Uncharted: The Lost Legacy is a thrilling amalgamation of nearly everything that is beloved about the series. Yes, this essentially makes the all new standalone “just more Uncharted 4 minus Drake;” however, this isn’t a bad thing. In fact, it should be considered a triumph. That Naughty Dog was able to turn around such a polished and well put together title in a year is but another testament to the studio arguably being the best in the industry. Uncharted 4’s gameplay, while indistinguishable from what’s presented in Lost Legacy, is elevated in a few ways that won’t be spoiled here as they are primarily on display in the standalone’s final act. Let’s just say the glory of Uncharted 2 receives a stunning callback, or several, in this Chloe Frazer-starring adventure. But of course, like all games, this one is not without flaws.
The Lost Legacy follows fan-favorite Chloe Frazer — introduced in Uncharted 2 as Drake’s partner and love interest —- as she scours India for the Tusk of Ganesh, a quest that once fueled her father’s treasure hunting ventures. Accompanying her is series newcomer, Nadine Ross, who debuted in last year’s release of A Thief’s End as an antagonist. We’re never shown how the two initially meet, as the story begins in medias res with Chloe headed for their rendezvous point. While the franchise is certainly familiar with such an opening, it may seem a slight disservice to Lost Legacy’s narrative as a whole. Despite being rectified in the game’s final act, the bond between the two leads does not consistently uphold player interest.
The dynamic between Chloe and Nadine is by no means hostile, but the two are wary of one another. The latter views the former as merely a thief, and Chloe isn’t too thrilled about their union either, but at least she makes an effort; the same cannot be said for Nadine. And here lies the game’s most significant flaw — Nadine Ross is a hard character to like. In Uncharted 4, where she’d pop up every hour or so, kick Nate’s ass and then duck out, she was fine and fun to watch. Here, as a main protagonist, her character doesn’t work as well. These games have a buddy dynamic that few other titles can even begin to rival. Drake is the light-hearted, optimistic and witty every man’s man. Those playing opposite him, Sully, Elena, Chloe, Cutter, Flynn, and Sam, ground him, but are also able to meet his air of levity with their various personality traits.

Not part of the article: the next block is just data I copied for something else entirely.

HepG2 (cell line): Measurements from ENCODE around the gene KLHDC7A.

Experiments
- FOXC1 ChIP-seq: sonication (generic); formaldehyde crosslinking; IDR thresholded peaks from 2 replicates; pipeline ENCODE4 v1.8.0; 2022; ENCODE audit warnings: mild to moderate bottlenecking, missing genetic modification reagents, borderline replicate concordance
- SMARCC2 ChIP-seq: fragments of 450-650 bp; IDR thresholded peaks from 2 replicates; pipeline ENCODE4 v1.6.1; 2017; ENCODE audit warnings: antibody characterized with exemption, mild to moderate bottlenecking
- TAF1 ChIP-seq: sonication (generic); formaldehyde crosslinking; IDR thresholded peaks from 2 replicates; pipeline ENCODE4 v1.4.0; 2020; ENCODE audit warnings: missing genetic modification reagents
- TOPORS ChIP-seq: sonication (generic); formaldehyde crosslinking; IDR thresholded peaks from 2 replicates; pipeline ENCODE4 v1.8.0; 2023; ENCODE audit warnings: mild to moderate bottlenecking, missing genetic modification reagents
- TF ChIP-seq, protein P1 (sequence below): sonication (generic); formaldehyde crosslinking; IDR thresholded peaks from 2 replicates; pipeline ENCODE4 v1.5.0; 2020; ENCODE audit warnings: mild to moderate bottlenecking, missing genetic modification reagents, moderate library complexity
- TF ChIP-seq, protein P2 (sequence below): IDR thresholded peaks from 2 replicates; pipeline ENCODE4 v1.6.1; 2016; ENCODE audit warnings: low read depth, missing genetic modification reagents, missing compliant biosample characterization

Chloe, being slightly more serious in nature than Drake and remarkably pragmatic, doesn’t need someone to ground her, and she certainly doesn’t require an overly stoic partner. But there are moments where Nadine open ups… perhaps, allowing herself to be comfortable around Chloe. These few instances indicate that her behavior isn’t a character flaw, it’s an aspect of her personality that takes the fore when she can’t trust others. Nadine’s brilliantly written, but again she may not be the best full-game companion for a character like Chloe Frazer.